There are persons of interest, variants of interest, variants of concern, and now there’s BA.2. Omicron is part of three sub lineages of COVID-19 variants, BA.1, BA.2, and BA.3, but because viruses are constantly mutating, even though 99.9% of all COVID-19 infections in the United States are currently due to omicron, also known as BA.1, there are other subvariants circulating, including BA.2, according to multiple reports.
“You could say they’re like brothers in the same family,” said Cameron Wolfe, an associate professor of medicine and infectious disease specialist at Duke University School of Medicine.
“There are some subtle differences, but most of the genetics are the same in both.”
BA.2 earned the name the “stealth variant” because it’s harder to distinguish from other variants on the PCR tests that are often used when samples are first screened, according to multiple reports.
The variant is circulating in at least 40 countries, including the United Kingdom, India, Denmark, Sweden, Singapore, and Sweden, but it’s not possible to pinpoint where it originated, according to the U.K. Health Security Agency.
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Dr. Theodora Hatziioannou, an associate professor of virology at Rockefeller University, told the Wall Street Journal that both BA.1 and BA.2 have many mutations in common, but they also have approximately 20 different mutations between the two, although it’s unclear how significant these mutations are, given a large population of the world has already been exposed to omicron, according to CBS News.
The World Health Organization gives special classifications to certain variants that require action, designating delta and omicron as “variants of concern” when it became clear their genetic changes and bad behavior would impact public health, but currently the “stealth variant” is not a variant of concern yet, according to the Wall Street Journal.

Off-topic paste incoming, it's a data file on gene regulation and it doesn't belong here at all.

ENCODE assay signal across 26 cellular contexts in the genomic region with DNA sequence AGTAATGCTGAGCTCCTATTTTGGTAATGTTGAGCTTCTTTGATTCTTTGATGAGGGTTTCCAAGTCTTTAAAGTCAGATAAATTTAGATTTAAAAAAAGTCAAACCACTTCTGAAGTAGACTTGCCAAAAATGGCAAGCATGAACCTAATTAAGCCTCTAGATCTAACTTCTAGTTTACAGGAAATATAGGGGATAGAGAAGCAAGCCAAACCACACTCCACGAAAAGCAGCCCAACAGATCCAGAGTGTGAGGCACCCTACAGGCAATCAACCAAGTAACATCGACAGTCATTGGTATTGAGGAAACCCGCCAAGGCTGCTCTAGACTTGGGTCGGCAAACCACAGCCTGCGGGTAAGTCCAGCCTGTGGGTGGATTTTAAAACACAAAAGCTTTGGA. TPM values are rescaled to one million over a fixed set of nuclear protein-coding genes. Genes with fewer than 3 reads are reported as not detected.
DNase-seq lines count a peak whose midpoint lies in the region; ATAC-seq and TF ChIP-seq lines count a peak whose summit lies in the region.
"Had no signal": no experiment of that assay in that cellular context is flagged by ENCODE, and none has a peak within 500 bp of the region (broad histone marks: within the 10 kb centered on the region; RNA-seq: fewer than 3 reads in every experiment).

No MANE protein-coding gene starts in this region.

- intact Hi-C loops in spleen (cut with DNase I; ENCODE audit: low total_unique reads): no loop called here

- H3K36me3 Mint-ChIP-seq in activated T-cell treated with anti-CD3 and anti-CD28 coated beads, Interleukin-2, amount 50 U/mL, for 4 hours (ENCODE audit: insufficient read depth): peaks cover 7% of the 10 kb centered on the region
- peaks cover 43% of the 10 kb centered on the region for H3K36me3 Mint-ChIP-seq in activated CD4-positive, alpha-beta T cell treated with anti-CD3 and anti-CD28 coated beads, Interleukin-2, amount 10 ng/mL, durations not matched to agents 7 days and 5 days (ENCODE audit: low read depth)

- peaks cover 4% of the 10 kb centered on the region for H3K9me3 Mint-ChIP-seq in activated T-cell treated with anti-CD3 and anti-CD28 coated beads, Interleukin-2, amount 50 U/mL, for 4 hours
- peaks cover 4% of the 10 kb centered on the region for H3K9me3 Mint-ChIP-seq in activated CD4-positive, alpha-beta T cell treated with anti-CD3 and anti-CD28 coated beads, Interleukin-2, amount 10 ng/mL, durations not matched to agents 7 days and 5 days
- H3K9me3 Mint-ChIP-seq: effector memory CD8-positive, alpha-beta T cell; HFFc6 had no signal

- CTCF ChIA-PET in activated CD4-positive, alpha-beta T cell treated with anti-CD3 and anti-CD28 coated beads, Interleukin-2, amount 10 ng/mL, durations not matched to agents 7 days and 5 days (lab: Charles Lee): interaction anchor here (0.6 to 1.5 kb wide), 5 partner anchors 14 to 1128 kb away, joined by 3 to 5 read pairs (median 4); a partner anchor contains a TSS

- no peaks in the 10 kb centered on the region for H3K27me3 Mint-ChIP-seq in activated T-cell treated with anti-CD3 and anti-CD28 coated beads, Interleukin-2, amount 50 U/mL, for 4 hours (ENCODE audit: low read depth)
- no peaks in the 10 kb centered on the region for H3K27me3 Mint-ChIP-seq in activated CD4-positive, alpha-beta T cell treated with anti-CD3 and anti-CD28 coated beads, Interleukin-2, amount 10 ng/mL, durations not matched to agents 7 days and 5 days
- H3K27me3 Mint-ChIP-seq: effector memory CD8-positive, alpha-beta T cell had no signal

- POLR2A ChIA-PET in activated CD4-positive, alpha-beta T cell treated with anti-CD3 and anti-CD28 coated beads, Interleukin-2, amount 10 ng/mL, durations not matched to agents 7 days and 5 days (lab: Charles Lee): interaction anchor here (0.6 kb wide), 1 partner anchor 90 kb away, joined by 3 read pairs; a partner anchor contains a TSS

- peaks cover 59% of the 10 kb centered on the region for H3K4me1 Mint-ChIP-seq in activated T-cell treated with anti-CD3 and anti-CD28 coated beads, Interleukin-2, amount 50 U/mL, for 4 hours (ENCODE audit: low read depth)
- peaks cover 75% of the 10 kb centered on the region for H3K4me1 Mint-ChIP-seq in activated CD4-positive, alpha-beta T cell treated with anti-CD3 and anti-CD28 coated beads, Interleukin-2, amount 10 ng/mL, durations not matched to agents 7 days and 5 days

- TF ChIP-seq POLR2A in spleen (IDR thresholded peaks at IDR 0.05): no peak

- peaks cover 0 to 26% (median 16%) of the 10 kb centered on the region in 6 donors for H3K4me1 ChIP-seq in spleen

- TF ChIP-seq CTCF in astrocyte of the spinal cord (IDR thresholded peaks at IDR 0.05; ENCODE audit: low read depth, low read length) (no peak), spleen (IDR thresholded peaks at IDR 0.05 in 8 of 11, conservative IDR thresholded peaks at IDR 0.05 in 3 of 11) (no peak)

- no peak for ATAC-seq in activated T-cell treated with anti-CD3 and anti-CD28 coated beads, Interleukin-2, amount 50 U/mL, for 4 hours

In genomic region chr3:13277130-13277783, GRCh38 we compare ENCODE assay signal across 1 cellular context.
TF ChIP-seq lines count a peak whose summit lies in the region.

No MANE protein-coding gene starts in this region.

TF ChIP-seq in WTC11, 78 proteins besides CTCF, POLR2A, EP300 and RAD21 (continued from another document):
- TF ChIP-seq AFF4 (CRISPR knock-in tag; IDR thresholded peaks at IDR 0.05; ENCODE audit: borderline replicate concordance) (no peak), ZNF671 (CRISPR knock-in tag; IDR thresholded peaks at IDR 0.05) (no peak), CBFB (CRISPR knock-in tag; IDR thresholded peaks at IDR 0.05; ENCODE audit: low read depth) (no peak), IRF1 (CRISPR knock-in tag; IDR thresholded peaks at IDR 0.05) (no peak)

The paper noted that although it’s unclear how patients’ symptoms will differ with BA.2 compared with omicron, initial analysis in Denmark, a country that has one of the highest rates of BA.2, showed no difference in hospitalizations between the two variants, with the CDC adding, “Currently there is no evidence that the BA.2 lineage is more severe than the BA.1 lineage.”
Although it’s also too early to predict how BA.2 will respond to the current available treatments and vaccinations for COVID-19, it’s likely BA.2 will be resistant to the same monoclonal antibody treatments that are resistant to BA.1, Hatziioannou said.
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Because they are only a few differences in the spike protein between BA.1 and BA.2, the Pfizer Inc. and Merck & Co antiviral pills as well as the GlaxoSmithKline PLC monoclonal antibody treatment that work against omicron may also have similar effectiveness against BA.2, according to the Journal.
As most of the variant’s mutation differences are in a location that won’t matter for immune recognition, there likely will not be a significant difference in how the vaccines protect against BA.2 compared to omicron.
“There are three characteristics of COVID virus variants that are of greatest concern,” said Dr. William Schaffner, professor of preventive medicine, department of health policy, and professor of medicine, division of infectious diseases, Vanderbilt University Medical Center.
“They are increased contagiousness, an increased capacity to produce more severe disease, and the ability to evade the protection provided by vaccination and/or previous COVID infection.”
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Schaffner noted, however, “Fortunately, at present, the subvariant [BA.2] is more an issue for laboratory investigators and public health authorities than for the general public, which should continue to be encouraged to get their boosters.”